Radiotherapy machine finally arrives at UCI Mulago

Executive Director Uganda Cancer Institute Dr. Jackson Orem (middle) looks on as the Radiotherapy machine is offloaded from a truck Thursday at Mulago. PHOTO UCI

Kampala, Uganda | THE INDEPENDENT | After over a year of waiting, the Uganda Cancer Institute (UCI) will be able to resume radiotherapy services in the country in October.

This follows the long awaited arrival of a radiotherapy machine at the institute at Mulago, on Thursday. Reports of a supposed delay “because of taxes” was dismissed by both UCI and revenue authority URA, who explained that the machine was tax free.

Delays to unveil the machine to the press earlier this week have now been blamed on clearance procedures supposed to be done by the machine manufacturer.

“We are going to start installations immediately when the IAEA seconded engineers from Europe arrive in Uganda. The process of installation and testing will take roughly one month after which services will be restored,” Dr. Jackson Orem Executive Director Uganda Cancer Institute said on Thursday, after receiving the machine parts at Mulago.

The last radiotherapy machine at Mulago broke down in April last year, leading to national outrage that there were no alternatives.

Oryema confirmed that they have completed the refurbishment of the Radiotherapy bunker at the Uganda Cancer Institute that will house the new Cobalt-60 tele-therapy.

In addition, six new bunkers are currently under construction and these will house four state of the art linear accelerators and two brachytherapy machines. The long term plan is to develop Uganda Cancer Institute into a regional centre of excellence for cancer management.

“This is how serious the Government is in Restoration of Radiotherapy Services,” said Oryem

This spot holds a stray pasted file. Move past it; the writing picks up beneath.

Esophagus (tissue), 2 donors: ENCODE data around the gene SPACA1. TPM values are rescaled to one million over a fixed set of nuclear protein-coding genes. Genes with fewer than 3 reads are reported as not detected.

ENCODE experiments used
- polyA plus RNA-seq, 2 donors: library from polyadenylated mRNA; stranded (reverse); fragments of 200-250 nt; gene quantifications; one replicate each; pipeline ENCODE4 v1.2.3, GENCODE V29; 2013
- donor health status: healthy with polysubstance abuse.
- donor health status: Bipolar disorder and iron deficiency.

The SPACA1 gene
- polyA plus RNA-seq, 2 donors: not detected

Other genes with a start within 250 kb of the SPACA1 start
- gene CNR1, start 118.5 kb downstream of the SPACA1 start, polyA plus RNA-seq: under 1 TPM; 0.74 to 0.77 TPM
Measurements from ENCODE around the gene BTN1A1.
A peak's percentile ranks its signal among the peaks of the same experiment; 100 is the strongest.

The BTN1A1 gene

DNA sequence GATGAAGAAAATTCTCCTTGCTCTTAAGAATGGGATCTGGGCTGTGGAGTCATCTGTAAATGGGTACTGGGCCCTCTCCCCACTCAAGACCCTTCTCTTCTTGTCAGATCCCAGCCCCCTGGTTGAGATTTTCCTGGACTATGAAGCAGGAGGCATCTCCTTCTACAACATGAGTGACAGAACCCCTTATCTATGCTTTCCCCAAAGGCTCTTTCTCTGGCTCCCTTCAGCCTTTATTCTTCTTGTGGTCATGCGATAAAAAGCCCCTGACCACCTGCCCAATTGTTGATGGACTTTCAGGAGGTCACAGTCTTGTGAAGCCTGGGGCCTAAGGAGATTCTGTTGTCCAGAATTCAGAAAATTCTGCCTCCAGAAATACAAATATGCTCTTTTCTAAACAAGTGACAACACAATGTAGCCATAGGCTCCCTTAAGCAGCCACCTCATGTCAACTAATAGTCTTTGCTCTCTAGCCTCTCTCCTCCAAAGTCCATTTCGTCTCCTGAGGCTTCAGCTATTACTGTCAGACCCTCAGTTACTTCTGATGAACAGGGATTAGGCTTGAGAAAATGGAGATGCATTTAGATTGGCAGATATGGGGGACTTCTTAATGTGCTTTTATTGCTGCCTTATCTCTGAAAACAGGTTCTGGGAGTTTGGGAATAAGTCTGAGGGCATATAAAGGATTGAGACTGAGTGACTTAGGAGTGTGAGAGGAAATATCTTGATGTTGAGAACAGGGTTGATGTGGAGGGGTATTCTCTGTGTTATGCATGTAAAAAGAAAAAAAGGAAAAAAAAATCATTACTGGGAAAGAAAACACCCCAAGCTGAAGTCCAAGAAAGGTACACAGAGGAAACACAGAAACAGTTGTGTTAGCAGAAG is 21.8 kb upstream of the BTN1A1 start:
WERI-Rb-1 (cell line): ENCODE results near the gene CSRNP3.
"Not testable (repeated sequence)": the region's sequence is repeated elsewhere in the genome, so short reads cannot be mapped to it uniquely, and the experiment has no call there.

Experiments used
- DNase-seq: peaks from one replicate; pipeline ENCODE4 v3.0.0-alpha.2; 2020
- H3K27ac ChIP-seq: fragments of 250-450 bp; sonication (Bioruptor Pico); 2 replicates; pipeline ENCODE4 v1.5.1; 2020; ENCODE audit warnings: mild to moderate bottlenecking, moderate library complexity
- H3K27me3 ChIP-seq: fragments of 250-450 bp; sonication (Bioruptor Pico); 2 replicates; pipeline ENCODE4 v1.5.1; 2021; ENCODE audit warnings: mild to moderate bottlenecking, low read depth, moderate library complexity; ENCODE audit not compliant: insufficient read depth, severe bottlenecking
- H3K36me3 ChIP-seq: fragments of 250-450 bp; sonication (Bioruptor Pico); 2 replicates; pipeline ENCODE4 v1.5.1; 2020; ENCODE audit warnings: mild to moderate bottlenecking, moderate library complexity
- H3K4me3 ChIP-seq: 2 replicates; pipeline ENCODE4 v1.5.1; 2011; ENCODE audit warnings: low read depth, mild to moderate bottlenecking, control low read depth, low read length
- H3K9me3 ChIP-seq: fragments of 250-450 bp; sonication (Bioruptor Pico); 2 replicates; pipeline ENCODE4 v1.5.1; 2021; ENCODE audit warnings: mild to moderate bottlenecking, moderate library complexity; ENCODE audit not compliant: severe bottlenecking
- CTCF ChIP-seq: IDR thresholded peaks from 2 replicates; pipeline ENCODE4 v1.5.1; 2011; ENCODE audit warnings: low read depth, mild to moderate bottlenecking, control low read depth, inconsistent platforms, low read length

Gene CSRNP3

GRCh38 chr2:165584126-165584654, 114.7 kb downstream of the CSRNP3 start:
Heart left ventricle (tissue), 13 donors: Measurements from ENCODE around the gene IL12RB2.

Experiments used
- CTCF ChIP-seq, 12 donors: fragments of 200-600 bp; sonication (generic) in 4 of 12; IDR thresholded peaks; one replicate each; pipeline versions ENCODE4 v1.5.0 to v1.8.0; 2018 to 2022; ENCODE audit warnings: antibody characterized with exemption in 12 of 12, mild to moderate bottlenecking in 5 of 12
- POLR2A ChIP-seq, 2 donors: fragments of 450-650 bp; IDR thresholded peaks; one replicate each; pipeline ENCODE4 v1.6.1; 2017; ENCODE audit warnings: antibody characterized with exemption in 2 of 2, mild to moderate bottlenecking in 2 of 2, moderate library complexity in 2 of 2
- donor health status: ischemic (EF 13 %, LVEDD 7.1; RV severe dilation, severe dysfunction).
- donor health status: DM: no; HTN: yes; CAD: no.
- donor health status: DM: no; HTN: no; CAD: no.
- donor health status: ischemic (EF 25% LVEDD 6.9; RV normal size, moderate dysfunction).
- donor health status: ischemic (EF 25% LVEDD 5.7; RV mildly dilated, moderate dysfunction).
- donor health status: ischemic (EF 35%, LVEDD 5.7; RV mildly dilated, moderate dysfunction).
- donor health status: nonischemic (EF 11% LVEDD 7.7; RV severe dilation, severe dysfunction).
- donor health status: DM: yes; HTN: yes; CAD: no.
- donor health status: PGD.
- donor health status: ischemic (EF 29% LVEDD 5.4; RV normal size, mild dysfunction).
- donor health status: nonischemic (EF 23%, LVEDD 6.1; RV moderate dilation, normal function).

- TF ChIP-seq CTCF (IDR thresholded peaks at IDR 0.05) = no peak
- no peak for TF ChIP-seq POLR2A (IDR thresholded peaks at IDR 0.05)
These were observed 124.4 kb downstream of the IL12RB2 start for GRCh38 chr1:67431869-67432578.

According to Oryem, Uganda Cancer Institute is working together with the Uganda Police to ensure improved security. Security cameras will be put in place to ensure safety of the machines.

Since Uganda’s only radiotherapy machine collapsed last year, an arrangement by the Ministry of Health has seen up to 400 patients in critical condition who require radiotherapy treatment being taken to Nairobi- Aga KhanHospital.

The breakdown saw at least 2,000 other patients having to seek expensive travel and treatment elsewhere, including to Kenya.

Kenya has only three public radiation machines at Kenyatta National Hospital, and there is also a backlog of people waiting for treatment.


UCI celebrating 50 years

The arrival of the Radiotherapy machine is timely, as this month, the Uganda Cancer Institute is celebrating 50 years of service.

The institute was started on August 8, 1967 and month-long celebrations are being held by UCI.

One of the events will see the launch of a book on the history of UCI on Friday, August 18.

The book ‘Staying Alive’, written by Dr Marissa Mika, will be launched with an exhibition at Afriart on Kira Road. Professor Charles Olweny, the pioneer Ugandan director of UCI, will be chief guest.

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